Gauteng residential sector tops building plans approved

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2013 a ‘bumper year’ for building contractors – analyst.

JOHANNESBURG – The value of building plans approved continues on an upward trend with the value in 2013 amounting to R86 billion, a 17.3% increase compared with the previous year.

Building plans approved, according to Statistics South Africa data, indicates that the residential sector came out on top and contributed most to the total value of building plans passed, reaching R38 billion.

The sector was followed by refurbishments to existing buildings at R24 billion and non-residential buildings recording R23 billion.

Dwelling-houses saw the largest contribution being that of R27 billion, followed by flats and townhouses (R9 billion) and other residential buildings (R1.4 billion).

Rode & Associates property economist Erwin Rode told Moneyweb that 2013 was a bumper year for building contractors especially in the office-building sector, as there was an oversupply of buildings in 2012 “by nearly 80%”.

Rode says the rapid construction was worsened by office vacancies and therefore “not good news for the owners of existing buildings”.

Since the 2008 global financial crisis the number of building plans approved slowed, as interest rate hikes, rising debt levels and inflation for consumers were in full swing, impacting the property sector and implementation of building plans says Barclays Africa property analyst Jacques du Toit.

On a province basis, the top five provinces which saw the most building plans approved were Gauteng (R21 billion), followed by Western Cape (R15 billion), KwaZulu-Natal (R7 billion), Eastern Cape (R2.3 billion) and Mpumalanga (R1.9 billion).

The remaining four provinces fell below R1.9 billion with the North West recording building plans approved of R1.7 billion, Free State recording R1.1 billion, Limpopo R691 million and Northern Cape amassing R383 million.

Source: Statistics South Africa.

Du Toit says the least performing provinces do not have a significant impact, as Gauteng, Cape Town and KwaZulu-Natal represent 70% of total building plans approved.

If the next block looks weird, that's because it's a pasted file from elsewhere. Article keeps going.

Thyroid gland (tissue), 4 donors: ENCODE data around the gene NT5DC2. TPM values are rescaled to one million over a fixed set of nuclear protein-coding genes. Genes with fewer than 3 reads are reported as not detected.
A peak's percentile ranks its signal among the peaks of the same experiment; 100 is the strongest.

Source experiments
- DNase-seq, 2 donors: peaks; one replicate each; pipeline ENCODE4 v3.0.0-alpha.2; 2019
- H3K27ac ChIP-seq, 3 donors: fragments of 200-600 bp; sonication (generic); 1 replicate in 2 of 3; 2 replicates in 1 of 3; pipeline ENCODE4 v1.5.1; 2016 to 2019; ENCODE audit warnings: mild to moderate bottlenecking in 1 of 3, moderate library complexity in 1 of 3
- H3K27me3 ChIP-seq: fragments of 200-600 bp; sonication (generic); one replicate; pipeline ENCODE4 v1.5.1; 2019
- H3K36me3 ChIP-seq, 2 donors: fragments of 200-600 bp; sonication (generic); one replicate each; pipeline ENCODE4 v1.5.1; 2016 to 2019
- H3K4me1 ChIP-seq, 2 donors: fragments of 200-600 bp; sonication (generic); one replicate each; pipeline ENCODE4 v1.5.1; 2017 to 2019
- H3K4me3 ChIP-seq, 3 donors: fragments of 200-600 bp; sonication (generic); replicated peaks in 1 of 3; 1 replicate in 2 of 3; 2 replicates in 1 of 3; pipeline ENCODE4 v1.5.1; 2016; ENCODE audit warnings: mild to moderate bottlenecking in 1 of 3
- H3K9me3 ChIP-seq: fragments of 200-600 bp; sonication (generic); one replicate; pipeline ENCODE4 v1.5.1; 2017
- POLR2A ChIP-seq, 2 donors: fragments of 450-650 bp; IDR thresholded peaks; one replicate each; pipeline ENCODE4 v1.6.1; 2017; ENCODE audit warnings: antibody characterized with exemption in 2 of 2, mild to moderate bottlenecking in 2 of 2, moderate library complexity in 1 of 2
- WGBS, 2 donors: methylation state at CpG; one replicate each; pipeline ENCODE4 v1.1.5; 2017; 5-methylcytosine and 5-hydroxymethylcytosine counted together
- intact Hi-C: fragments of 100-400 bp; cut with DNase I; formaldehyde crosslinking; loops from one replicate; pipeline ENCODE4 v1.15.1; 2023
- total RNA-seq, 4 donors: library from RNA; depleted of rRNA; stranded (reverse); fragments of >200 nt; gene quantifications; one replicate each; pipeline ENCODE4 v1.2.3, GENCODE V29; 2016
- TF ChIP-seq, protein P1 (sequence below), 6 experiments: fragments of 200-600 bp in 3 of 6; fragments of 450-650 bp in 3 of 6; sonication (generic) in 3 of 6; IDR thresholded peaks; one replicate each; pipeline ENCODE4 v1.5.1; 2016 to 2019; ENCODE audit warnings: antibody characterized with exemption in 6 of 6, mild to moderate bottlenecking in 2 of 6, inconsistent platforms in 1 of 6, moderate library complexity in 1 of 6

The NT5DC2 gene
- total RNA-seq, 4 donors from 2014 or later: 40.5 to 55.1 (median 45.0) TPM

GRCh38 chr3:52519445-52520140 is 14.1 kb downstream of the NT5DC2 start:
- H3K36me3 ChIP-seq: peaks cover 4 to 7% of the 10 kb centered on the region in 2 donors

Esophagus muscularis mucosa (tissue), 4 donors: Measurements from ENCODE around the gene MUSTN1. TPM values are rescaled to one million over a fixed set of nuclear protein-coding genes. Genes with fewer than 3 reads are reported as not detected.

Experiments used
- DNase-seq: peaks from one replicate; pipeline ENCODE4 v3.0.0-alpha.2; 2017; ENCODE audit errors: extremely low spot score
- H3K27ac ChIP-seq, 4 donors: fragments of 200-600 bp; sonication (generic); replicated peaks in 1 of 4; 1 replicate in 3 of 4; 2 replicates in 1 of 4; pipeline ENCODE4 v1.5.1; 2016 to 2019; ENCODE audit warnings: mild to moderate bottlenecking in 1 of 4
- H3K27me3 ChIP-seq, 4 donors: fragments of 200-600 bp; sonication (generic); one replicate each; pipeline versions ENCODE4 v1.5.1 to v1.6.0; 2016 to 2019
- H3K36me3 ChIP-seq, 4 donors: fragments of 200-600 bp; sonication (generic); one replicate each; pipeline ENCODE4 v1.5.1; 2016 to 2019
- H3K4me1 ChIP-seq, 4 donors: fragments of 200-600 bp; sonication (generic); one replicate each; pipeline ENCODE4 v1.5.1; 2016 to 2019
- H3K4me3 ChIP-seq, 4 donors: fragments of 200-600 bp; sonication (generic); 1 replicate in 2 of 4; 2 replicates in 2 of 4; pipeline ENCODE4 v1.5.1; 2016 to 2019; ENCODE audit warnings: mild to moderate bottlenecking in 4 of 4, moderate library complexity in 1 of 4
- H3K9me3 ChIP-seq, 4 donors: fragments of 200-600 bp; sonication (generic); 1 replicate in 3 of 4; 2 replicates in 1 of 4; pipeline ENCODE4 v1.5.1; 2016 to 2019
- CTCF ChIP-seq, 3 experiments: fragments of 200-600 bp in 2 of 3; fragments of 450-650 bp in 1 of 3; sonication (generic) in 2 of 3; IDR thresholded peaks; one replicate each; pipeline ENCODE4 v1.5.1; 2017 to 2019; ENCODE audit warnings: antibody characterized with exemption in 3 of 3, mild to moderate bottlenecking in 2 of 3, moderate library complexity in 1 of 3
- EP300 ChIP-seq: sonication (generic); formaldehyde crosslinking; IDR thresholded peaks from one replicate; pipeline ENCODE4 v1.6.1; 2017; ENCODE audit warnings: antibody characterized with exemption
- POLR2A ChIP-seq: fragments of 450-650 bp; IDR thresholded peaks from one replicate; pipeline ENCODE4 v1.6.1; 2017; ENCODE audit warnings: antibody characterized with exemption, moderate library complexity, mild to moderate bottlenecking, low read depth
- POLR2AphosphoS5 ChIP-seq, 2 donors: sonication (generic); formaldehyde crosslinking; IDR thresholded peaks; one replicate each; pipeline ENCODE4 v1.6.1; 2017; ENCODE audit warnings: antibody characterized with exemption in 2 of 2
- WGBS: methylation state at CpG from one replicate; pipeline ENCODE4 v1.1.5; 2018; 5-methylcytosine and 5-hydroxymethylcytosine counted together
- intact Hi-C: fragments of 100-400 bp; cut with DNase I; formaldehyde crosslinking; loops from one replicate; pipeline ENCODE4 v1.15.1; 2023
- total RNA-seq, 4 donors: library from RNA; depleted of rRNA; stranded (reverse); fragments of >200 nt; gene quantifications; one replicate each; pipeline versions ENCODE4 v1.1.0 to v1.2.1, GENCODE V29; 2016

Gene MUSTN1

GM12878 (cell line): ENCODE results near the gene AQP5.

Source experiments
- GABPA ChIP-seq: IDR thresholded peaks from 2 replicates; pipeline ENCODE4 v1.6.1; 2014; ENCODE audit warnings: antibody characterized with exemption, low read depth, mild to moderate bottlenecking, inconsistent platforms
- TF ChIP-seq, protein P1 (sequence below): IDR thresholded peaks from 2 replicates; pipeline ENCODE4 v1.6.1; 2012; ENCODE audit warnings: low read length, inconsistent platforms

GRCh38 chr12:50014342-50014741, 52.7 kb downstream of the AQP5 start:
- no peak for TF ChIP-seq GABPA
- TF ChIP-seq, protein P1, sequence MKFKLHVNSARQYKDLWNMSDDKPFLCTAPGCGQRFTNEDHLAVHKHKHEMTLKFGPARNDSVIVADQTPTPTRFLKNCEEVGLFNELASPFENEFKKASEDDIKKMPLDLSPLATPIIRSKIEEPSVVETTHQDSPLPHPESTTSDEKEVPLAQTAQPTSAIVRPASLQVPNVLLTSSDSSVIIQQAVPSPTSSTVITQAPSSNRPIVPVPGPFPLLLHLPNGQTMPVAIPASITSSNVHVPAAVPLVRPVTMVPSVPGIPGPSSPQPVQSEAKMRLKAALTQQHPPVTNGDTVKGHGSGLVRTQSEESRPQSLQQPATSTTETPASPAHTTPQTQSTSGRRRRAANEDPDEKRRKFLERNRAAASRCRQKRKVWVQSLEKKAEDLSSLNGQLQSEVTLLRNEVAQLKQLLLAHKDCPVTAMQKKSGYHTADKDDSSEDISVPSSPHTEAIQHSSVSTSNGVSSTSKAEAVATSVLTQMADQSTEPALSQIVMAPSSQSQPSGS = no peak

The focus is on the top three provinces being Cape Town, Gauteng and Kwa-Zulu Natal – as they drive national building plans approved in the country, says Du Toit. He adds that provinces which court the least building plans do not weigh on the performance of total building plans into the country.

The data also measures municipalities. The highest metropolitan percentage contribution to the total value of building plans passed during 2013 was the City of Tshwane (R14.7 billion), followed by the City of Cape Town (R13.9 billion), Ekurhuleni Metropolitan Municipality (R9.7 billion) and Ethekwini Municipality (R9.6 billion).

“Analysing the building plans passed by municipalities, the City of Cape Town and City of Tshwane each had nearly double or double the value of building plans passed as the City of Johannesburg,” he says.

Statistics South Africa says the results of the building plans survey are used to monitor the state of the economy for various policies formulated. Furthermore, the results are factored in the gross domestic product, of which the data is largely used by the private sector.

“Even if one considers that building-construction costs were at one stage last year growing at 10%, then these nominal growth rates are still impressive, even considering that they came from a low base,” says Rode.

The value of buildings completed during 2013 amounted to R52 billion, which is 15.3% higher than the R45 billion reported for 2012. The largest contribution to the total value of buildings completed were residential buildings, followed by non-residential buildings and additions and alterations.

Statistics South Africa says the largest metropolitan contribution to the total value of buildings completed was City of Cape Town with R13 billion, followed by City of Tshwane amassing R9.6 billion and City of Johannesburg recording R7.2 billion.

Source: Statistics South Africa.

Rode says the City of Johannesburg’s third position could be evidence of the bureaucracy associated with building construction or that the city’s economy is stalling “in light of the slowdown in the mining sector”.


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